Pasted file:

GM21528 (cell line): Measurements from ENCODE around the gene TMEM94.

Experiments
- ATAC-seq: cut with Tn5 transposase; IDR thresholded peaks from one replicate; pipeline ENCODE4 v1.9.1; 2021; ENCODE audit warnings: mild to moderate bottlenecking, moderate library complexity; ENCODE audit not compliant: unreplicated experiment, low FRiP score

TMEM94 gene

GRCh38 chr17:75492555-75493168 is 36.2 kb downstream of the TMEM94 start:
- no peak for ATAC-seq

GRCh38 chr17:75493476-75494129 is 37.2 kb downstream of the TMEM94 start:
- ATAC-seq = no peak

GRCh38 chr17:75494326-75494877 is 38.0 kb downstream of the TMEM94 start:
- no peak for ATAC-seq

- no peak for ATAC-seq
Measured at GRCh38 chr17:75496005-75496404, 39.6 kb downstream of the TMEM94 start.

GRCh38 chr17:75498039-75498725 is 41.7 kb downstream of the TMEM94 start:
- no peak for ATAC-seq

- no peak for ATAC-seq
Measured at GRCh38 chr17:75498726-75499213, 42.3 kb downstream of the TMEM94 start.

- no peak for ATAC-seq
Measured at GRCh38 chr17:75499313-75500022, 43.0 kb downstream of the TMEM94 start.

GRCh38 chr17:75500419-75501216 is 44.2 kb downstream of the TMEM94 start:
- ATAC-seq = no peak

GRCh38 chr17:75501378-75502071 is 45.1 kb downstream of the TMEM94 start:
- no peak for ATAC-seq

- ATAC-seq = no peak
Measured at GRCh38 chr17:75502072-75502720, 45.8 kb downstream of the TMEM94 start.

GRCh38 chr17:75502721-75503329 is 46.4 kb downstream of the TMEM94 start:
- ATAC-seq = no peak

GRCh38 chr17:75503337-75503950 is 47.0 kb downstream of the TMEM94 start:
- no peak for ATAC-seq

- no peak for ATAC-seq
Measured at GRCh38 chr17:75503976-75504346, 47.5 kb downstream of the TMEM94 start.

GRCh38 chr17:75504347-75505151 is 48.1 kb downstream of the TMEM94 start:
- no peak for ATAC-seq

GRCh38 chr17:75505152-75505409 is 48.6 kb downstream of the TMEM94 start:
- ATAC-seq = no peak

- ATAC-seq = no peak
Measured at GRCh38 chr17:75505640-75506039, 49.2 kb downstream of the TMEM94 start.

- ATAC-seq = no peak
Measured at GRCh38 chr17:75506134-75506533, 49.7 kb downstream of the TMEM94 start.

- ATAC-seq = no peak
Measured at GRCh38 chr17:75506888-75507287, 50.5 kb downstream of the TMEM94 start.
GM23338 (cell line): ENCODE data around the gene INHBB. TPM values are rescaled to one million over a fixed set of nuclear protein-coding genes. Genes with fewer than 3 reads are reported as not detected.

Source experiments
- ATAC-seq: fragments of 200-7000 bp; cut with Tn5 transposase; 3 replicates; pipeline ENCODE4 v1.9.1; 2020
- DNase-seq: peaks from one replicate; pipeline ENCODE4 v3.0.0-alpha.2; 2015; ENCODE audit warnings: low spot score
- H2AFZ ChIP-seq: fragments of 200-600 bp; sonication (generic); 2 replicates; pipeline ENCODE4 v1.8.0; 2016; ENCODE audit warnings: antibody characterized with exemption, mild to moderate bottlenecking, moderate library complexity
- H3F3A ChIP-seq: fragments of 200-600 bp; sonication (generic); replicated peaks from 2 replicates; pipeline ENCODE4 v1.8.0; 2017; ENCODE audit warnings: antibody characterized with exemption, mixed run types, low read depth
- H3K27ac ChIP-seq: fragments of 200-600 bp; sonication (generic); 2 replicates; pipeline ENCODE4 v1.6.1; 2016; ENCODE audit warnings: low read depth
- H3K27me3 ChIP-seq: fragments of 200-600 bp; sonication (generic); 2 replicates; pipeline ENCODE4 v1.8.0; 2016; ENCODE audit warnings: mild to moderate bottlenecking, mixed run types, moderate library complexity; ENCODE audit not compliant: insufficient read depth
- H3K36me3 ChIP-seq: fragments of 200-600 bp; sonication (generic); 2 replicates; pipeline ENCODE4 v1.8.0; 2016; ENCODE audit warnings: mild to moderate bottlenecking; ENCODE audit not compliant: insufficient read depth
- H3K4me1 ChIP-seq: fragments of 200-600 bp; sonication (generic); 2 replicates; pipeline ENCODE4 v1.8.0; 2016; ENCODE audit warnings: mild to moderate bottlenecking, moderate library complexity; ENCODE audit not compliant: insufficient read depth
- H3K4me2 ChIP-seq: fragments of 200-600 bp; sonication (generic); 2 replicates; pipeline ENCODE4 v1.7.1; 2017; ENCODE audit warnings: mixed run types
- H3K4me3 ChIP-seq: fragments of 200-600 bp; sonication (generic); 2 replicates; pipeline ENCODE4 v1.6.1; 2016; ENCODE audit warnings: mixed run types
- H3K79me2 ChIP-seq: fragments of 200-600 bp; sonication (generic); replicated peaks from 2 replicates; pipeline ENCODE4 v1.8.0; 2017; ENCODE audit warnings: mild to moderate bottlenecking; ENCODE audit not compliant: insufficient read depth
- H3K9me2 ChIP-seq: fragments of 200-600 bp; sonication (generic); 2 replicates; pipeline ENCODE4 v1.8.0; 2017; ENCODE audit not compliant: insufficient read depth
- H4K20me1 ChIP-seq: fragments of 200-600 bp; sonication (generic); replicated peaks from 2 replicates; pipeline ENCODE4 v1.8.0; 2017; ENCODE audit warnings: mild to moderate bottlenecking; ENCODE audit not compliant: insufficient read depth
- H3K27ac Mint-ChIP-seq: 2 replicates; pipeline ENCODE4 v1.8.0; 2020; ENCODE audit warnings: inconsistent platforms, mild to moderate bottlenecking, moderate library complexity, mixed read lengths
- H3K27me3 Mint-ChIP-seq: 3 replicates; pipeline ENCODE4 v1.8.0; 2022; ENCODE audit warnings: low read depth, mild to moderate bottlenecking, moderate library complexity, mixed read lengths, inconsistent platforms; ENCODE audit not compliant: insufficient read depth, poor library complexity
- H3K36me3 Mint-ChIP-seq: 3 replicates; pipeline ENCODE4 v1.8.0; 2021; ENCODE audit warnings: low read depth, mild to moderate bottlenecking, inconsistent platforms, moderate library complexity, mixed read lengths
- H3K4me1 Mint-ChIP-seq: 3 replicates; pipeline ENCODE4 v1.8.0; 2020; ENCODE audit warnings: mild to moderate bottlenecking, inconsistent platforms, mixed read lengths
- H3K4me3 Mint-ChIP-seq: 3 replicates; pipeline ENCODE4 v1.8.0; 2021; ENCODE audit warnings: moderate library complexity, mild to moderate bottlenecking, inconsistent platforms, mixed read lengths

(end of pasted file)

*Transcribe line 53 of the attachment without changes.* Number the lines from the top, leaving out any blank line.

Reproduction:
- H3K79me2 ChIP-seq: fragments of 200-600 bp; sonication (generic); replicated peaks from 2 replicates; pipeline ENCODE4 v1.8.0; 2017; ENCODE audit warnings: mild to moderate bottlenecking; ENCODE audit not compliant: insufficient read depth